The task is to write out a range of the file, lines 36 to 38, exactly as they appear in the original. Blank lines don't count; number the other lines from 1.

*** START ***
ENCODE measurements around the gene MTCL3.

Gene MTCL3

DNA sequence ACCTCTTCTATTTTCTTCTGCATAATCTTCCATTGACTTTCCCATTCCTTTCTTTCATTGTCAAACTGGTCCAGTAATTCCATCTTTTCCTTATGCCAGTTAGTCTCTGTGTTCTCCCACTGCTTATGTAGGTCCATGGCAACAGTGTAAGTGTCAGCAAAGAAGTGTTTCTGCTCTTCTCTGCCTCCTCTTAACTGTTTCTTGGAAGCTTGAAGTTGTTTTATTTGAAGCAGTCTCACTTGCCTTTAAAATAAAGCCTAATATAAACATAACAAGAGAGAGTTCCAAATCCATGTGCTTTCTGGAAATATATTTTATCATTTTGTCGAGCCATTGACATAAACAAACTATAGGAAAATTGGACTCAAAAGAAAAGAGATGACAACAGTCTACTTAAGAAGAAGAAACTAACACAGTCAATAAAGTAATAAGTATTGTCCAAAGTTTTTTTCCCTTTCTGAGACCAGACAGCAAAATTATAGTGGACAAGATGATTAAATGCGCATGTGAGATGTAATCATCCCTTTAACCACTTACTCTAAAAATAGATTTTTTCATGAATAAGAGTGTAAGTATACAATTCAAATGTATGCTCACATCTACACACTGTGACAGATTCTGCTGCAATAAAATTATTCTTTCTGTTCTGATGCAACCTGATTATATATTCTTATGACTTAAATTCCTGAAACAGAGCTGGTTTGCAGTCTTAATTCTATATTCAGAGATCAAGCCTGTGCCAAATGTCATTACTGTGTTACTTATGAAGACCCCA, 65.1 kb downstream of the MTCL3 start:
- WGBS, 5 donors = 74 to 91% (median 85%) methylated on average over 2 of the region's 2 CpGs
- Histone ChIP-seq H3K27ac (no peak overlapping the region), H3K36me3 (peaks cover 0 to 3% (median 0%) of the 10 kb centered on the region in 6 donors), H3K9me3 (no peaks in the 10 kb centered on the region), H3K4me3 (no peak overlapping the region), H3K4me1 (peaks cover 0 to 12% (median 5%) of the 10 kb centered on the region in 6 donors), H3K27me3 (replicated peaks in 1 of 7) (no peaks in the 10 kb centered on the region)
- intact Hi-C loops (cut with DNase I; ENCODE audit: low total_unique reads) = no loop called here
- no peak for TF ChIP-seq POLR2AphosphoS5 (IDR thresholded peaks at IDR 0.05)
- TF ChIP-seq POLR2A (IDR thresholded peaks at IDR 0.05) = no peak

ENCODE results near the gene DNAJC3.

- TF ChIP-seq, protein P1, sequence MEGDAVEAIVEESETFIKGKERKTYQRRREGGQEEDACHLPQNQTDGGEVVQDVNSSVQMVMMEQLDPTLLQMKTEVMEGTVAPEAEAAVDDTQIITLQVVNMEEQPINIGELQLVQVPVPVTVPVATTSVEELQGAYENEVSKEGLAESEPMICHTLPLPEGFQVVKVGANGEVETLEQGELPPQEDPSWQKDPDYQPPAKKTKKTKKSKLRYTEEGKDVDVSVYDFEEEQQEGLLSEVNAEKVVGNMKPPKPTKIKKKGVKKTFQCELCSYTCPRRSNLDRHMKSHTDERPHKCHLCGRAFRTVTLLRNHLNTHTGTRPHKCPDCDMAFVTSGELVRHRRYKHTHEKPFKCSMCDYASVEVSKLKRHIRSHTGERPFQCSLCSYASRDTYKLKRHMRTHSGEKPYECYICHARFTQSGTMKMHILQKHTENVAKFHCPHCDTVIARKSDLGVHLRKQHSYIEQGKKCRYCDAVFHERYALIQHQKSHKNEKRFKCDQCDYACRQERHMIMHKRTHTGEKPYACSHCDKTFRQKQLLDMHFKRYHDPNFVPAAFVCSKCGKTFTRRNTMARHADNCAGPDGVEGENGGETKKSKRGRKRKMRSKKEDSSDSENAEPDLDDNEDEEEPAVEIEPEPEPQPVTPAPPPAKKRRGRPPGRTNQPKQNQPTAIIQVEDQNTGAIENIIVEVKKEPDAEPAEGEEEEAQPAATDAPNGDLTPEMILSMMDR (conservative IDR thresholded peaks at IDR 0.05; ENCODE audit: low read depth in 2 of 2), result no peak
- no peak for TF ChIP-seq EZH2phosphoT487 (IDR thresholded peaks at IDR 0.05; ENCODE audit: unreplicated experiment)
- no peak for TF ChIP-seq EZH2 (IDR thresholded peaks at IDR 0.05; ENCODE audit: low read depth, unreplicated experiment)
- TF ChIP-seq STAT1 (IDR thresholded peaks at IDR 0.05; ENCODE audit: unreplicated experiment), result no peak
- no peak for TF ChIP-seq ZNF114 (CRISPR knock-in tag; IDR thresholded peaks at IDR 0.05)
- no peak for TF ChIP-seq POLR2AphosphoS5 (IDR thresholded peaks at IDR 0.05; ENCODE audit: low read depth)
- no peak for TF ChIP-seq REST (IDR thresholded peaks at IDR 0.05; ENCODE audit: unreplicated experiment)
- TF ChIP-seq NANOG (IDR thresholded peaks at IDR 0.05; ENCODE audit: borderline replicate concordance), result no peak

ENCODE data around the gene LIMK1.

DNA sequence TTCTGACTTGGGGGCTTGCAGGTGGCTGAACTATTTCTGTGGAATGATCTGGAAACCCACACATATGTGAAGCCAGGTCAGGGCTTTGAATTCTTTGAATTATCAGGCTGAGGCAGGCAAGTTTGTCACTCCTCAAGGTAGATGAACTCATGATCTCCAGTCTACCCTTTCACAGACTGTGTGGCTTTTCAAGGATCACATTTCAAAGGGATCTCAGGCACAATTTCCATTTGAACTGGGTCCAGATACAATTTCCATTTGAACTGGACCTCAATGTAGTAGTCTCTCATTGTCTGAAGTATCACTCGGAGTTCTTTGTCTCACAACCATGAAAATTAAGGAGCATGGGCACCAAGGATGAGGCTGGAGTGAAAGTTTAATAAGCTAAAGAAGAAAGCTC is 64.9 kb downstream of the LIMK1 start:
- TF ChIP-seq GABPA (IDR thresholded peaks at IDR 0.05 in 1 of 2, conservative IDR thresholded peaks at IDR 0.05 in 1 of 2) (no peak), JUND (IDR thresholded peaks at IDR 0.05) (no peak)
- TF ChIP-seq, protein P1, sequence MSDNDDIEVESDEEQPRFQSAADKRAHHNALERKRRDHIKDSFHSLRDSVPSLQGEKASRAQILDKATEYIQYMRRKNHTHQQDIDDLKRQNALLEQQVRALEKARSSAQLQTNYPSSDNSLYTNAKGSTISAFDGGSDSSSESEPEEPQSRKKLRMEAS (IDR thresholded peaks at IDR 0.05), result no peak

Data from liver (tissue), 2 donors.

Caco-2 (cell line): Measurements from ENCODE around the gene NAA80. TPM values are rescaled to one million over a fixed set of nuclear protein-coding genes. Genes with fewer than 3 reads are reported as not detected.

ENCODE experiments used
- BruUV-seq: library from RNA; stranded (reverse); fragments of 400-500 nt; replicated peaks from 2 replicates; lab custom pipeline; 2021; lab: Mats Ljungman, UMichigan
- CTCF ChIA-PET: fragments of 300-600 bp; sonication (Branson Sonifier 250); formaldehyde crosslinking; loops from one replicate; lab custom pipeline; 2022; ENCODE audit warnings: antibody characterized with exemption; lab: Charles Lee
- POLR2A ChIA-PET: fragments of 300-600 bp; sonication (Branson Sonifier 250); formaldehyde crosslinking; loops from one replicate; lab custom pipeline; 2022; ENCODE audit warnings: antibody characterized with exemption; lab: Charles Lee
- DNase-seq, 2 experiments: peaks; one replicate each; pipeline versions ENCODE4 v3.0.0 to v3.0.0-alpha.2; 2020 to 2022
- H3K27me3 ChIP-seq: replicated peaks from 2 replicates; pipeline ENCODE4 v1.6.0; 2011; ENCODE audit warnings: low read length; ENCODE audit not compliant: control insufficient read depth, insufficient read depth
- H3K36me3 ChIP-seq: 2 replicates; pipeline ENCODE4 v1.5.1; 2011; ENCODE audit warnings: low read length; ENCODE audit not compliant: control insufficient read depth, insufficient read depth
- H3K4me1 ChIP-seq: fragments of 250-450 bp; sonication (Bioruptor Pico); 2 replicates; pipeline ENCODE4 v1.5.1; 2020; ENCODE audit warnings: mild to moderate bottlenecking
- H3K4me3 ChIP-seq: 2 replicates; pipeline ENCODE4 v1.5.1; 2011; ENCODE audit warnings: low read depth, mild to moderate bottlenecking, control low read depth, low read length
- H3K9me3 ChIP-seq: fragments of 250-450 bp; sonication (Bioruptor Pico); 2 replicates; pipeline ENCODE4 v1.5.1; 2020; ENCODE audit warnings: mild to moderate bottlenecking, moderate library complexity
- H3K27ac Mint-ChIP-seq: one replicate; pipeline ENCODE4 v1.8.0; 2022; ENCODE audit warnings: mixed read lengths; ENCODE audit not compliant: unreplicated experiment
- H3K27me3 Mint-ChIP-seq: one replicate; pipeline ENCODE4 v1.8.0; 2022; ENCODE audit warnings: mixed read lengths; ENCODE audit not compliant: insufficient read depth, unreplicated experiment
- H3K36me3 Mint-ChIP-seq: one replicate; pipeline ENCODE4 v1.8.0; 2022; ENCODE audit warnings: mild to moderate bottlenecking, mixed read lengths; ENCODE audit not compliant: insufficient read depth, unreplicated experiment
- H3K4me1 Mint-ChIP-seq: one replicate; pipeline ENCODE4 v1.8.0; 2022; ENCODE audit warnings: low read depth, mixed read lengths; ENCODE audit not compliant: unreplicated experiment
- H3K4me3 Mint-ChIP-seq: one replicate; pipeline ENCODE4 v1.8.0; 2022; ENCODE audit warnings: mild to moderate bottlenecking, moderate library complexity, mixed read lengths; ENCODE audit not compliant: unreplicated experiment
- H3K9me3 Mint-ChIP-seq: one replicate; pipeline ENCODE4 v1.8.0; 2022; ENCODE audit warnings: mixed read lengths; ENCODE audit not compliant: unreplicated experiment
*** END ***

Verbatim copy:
- H3K36me3 Mint-ChIP-seq: one replicate; pipeline ENCODE4 v1.8.0; 2022; ENCODE audit warnings: mild to moderate bottlenecking, mixed read lengths; ENCODE audit not compliant: insufficient read depth, unreplicated experiment
- H3K4me1 Mint-ChIP-seq: one replicate; pipeline ENCODE4 v1.8.0; 2022; ENCODE audit warnings: low read depth, mixed read lengths; ENCODE audit not compliant: unreplicated experiment
- H3K4me3 Mint-ChIP-seq: one replicate; pipeline ENCODE4 v1.8.0; 2022; ENCODE audit warnings: mild to moderate bottlenecking, moderate library complexity, mixed read lengths; ENCODE audit not compliant: unreplicated experiment